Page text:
What other “assets” are there to consider besides real estate? I was joking with my husband we should start a chapters and starbucks, but we don’t quite have a few million kicking around just yet to embark on that venture. Also the time I can afford to put into something is a issue.

I had wondered about joining an investing club to learn the ropes… but have to do a little more research. I could only find a seniors one, and I’m not sure they’d take me just yet. (^; I did once get an advance on a painting to buy stocks in 2000 (my husband was paying attention to some tech stocks), and would have made 40 thousand in a day, but I was laughed out of the door. They were only selling to people who wanted to buy hundred thousand or more…

So here I am starting over (albeit sleep deprived), and wondering the best place to start to take care of my family.

all the best j.

Babe in the Woods
13 years ago

wow.. thanks for all the feedback. I’d have been here sooner, but busy with the baby (who is waiting for me now, so I’ll try to be brief.)

I’d like to help my little ones get started so they wouldn’t be left owing the estimated `100,000 for tuition when they are 24. It was hard enough for our generation, and is part of our late start. We are just rebuilding our credit, and dusting off the last of the fall out from the dot com crash. When the company my husband worked for went under he may have been a little too loyal and trusting.

We are saving on our rent in a very family friendly area, and according to the new york times calculator renting is a better option. I guess this means we have to be much more disciplined about putting money aside. I am thinking about the possibility of getting a mortgage on a building to rent for investment purposes, but not sure where would be the best market. Should we think about getting someone to manage property for us in another part of the country? This may be jumping ahead, but at our age we need to do some serious planning.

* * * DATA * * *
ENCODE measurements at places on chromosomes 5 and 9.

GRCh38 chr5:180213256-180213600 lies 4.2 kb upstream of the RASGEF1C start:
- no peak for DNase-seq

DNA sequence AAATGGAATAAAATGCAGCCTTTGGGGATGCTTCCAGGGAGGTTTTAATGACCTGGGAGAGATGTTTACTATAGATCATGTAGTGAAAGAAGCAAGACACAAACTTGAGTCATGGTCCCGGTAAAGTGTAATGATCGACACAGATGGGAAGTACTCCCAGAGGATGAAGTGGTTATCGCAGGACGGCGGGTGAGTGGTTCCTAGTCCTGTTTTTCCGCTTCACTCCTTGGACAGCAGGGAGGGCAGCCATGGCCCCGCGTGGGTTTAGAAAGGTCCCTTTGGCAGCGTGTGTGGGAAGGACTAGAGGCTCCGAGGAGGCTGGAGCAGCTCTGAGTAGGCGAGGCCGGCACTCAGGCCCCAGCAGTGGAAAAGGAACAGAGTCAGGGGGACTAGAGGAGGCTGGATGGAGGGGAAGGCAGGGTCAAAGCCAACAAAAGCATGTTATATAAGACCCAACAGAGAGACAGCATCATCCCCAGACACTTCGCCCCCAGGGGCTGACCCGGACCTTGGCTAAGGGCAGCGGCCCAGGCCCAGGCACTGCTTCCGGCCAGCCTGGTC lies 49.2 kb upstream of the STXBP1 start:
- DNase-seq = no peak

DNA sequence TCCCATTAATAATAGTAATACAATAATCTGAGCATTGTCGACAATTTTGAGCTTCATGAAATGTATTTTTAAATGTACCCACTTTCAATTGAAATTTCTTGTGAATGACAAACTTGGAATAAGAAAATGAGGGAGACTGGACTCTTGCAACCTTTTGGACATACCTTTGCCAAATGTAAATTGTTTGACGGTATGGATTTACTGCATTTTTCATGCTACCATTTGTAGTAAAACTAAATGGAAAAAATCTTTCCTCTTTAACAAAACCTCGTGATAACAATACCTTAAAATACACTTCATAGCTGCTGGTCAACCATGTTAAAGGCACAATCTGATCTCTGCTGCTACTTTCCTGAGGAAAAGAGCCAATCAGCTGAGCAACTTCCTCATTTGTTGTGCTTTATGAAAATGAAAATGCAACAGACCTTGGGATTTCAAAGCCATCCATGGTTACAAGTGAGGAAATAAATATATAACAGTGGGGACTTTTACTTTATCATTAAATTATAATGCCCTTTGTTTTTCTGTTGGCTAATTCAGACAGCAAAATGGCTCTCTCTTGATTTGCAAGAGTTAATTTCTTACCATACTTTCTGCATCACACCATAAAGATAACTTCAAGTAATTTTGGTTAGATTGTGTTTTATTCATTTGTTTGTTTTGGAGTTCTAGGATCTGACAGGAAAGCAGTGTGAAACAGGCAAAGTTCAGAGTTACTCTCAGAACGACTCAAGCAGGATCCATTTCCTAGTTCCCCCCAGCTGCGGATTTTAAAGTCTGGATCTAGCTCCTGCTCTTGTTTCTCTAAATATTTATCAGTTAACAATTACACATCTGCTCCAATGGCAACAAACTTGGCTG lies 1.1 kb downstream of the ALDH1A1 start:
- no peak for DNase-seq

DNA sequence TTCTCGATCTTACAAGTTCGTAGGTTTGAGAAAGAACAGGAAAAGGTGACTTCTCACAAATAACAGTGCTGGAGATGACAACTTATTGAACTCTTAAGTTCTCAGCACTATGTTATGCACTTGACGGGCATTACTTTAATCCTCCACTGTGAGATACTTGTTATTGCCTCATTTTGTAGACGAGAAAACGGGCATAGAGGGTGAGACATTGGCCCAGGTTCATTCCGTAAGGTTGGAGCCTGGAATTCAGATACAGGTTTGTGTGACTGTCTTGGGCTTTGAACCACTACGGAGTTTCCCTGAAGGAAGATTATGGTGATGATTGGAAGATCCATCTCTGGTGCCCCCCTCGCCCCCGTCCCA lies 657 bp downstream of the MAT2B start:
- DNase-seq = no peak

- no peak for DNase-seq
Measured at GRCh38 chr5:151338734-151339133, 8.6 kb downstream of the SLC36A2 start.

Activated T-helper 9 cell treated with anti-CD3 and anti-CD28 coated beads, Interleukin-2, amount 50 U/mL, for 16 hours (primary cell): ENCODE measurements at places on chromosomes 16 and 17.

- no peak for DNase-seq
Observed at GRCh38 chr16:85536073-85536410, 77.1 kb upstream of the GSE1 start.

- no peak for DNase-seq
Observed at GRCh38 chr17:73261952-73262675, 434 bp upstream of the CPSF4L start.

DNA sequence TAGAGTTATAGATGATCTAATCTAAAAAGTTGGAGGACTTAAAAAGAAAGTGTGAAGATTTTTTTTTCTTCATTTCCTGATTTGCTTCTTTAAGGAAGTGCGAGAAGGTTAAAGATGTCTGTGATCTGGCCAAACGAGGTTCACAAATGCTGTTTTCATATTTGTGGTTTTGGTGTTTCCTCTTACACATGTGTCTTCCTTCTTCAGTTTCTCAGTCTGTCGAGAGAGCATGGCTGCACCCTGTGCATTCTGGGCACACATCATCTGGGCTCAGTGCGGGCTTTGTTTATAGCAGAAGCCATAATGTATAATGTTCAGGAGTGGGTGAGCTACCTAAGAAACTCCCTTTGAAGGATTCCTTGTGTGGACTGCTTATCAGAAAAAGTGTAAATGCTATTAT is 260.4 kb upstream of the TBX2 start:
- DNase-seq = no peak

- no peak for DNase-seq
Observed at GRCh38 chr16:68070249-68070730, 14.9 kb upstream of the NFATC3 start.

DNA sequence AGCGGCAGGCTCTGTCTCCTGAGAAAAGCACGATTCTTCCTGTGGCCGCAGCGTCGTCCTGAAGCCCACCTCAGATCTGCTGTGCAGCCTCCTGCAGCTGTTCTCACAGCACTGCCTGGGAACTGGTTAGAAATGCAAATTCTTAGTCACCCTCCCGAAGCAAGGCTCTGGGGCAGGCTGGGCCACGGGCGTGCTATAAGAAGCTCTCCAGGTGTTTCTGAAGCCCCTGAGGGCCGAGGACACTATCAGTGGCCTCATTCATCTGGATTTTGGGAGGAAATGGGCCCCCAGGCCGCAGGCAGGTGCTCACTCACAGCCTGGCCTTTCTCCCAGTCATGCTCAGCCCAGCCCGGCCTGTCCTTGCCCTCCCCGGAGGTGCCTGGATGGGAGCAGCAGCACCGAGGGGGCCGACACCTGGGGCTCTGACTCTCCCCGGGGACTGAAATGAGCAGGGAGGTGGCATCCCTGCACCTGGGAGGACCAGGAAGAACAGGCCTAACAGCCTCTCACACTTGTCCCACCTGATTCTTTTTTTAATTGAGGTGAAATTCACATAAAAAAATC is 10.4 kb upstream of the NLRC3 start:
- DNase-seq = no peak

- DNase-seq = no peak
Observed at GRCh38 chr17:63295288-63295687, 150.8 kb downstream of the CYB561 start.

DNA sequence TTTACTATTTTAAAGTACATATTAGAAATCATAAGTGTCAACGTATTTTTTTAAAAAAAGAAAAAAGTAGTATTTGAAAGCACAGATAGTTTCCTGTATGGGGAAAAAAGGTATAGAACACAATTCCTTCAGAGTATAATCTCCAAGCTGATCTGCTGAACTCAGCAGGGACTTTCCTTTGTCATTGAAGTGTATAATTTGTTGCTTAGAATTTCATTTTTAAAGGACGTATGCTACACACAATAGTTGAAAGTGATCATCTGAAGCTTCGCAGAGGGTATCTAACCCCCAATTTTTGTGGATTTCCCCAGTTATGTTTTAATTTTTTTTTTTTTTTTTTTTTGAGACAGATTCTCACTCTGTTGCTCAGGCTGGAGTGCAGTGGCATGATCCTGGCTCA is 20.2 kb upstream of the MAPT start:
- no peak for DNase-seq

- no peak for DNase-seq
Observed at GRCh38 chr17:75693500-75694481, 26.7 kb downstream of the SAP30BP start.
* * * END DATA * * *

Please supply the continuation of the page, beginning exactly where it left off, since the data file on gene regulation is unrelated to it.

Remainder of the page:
We’d also like to retire in France (possibly), for my husband to write. I’m an artist so self employed. It’s possible I could keep working till 90 or be earning much more in years to come, but it is nothing I’d like to count on. Having said that if I have a goal in mind, I’m prepared to work towards it.

Baby calling me again. Have to go. Hope this makes sense. Once he sleeps through the night I’m hoping to start working again.

Thank you for all the help, and all the feedback. I really appreciate your time and opinions. I had mixed feelings after I heard the author of Rich Dad talk, so I had to ask…

p.s. Does anyone have any suggestions about life insurance, and various companies?

13 years ago

“The best piece of advice from that book is stop buying “doodads” and start buying assets. That is step #1 for anybody on the path to financial freedom.”